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Chromatin Context-Sensitive Gene-Editing Endonuclease
Many uses of gene-editing proteins are limited by their specificity (“off-target” effects), which can be of particular concern when these proteins are delivered or expressed in vivo.
Our scientists developed a novel high-specificity gene-editing endonuclease that exhibits high-efficiency on-target cutting and enhanced sensitivity to the chromatin context of the target site. The protein comprises an array of DNA-binding repeat sequences connected by flexible linkers. This technology can be used to target cutting activity to genes that are actively expressed, reducing off-target effects, minimizing cellular toxicity, and enabling enhanced safety for therapeutic use.
The Chromatin Context-Sensitive Gene-Editing Endonuclease is protected by seven U.S. patents, as well as patents in Australia, Japan, and Mexico (with additional patents pending in the U.S. and in other countries). Of note, certain granted patents include claims that are not limited by disease indication, cell type, target sequence, or vector.
- Ultra-high efficiency editing of primary cells (up to 100% by IDAA assay1)
- Ultra-high specificity gene editing (e.g., express gene-editing proteins with 36-40-base target sequences)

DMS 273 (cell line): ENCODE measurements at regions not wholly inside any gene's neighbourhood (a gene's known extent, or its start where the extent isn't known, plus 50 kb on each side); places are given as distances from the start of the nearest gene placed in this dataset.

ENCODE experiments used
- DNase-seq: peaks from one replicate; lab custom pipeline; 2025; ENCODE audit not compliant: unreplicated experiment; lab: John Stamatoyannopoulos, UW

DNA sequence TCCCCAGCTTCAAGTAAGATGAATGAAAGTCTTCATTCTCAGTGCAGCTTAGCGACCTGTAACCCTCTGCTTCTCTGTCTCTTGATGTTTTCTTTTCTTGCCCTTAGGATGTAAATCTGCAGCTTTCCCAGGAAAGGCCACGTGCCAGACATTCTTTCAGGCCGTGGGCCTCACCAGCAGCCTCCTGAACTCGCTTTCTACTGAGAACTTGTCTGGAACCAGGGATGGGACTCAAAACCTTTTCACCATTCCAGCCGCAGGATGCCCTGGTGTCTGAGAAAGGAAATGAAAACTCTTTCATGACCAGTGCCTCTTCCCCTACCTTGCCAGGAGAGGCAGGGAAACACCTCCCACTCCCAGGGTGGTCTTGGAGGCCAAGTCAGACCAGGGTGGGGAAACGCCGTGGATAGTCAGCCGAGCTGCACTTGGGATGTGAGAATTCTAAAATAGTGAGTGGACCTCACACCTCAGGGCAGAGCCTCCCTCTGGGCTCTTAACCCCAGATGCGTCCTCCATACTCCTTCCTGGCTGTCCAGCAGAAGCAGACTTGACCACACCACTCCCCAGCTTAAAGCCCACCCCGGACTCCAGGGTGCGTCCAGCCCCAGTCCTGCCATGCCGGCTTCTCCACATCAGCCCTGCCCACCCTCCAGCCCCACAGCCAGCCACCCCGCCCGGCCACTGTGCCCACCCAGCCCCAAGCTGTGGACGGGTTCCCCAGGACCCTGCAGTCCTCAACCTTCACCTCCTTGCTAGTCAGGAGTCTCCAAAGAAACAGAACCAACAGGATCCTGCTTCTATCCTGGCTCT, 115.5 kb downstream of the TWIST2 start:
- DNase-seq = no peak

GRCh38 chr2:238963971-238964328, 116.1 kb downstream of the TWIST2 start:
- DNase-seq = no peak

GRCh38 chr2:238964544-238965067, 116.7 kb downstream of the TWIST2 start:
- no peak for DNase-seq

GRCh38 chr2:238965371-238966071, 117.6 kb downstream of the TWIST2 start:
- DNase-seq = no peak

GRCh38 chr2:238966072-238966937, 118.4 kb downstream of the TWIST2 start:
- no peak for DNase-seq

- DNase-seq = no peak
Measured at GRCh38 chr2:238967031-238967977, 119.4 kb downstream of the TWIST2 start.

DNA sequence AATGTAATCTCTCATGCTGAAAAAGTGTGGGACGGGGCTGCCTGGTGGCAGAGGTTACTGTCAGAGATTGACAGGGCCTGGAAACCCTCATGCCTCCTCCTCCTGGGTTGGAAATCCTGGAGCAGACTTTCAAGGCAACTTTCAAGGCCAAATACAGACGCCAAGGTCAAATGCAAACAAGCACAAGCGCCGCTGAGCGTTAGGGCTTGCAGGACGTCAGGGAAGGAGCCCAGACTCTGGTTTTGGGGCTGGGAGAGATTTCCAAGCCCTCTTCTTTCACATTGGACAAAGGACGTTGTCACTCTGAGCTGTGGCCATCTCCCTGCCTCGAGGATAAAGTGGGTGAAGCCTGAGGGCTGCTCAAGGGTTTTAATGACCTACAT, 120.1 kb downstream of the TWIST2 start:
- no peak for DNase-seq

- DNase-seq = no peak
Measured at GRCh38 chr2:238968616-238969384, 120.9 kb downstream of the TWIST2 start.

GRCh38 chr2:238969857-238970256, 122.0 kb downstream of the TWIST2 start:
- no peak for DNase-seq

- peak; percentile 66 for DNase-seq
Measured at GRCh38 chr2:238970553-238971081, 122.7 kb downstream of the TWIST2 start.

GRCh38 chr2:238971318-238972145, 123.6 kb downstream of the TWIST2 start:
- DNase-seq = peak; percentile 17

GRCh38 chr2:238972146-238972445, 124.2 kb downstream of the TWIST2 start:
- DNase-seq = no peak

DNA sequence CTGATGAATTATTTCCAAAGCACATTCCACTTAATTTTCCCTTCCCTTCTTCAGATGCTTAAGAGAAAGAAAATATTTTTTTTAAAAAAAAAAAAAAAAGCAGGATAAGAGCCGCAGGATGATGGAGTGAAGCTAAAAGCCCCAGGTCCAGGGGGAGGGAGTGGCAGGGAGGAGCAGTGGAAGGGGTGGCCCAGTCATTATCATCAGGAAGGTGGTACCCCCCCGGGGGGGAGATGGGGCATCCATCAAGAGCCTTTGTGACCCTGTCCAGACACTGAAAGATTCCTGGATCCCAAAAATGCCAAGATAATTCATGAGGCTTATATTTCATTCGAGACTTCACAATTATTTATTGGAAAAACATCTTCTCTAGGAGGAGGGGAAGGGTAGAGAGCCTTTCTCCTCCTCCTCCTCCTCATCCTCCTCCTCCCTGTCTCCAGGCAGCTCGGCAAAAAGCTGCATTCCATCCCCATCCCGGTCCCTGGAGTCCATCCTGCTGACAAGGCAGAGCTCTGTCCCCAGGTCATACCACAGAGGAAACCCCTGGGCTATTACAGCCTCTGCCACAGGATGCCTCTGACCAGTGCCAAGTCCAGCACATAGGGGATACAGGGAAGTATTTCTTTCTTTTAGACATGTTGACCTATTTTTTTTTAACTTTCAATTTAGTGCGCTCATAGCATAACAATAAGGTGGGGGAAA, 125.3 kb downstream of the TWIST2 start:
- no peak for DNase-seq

- Combine with Factor’s mRNA Vectorization of Gene-Editing Proteins technology for virus-free and DNA-free gene editing
- Gene repair using a DNA-repair template
- Donor sequence insertion into a target genomic locus (e.g., TRAC, AAVS1 safe harbor, etc.)
- Gene-editing therapies (ex vivo and in vivo)
- Autologous and allogeneic engineered cell therapies (e.g., CAR-T, CAR-NK, stem cell-derived therapies, etc.)
- Combine with Factor’s mRNA Cell Reprogramming technology to generate models of genetic disease, gene-corrected patient-specific cell therapies, and allogeneic (i.e., immuno-nonreactive or “stealth”) cell therapies, including allogeneic pluripotent stem cell-derived CAR-T and CAR-NK cell therapies for the treatment of cancer, and engineered mesenchymal stem cell (MSC) therapies for regenerative medicine, wound-healing, inflammatory and auto-immune diseases, and tumor-targeting applications
1Kopacz, M., et al. Mol Ther, Vol 28 No 4S1, 2020.
Figure 1. Example Chromatin Context-Sensitive Gene-Editing Endonuclease DNA-binding domain.
Figure 2. High-efficiency gene editing of the AAVS1 genomic safe harbor locus in human iPS cells.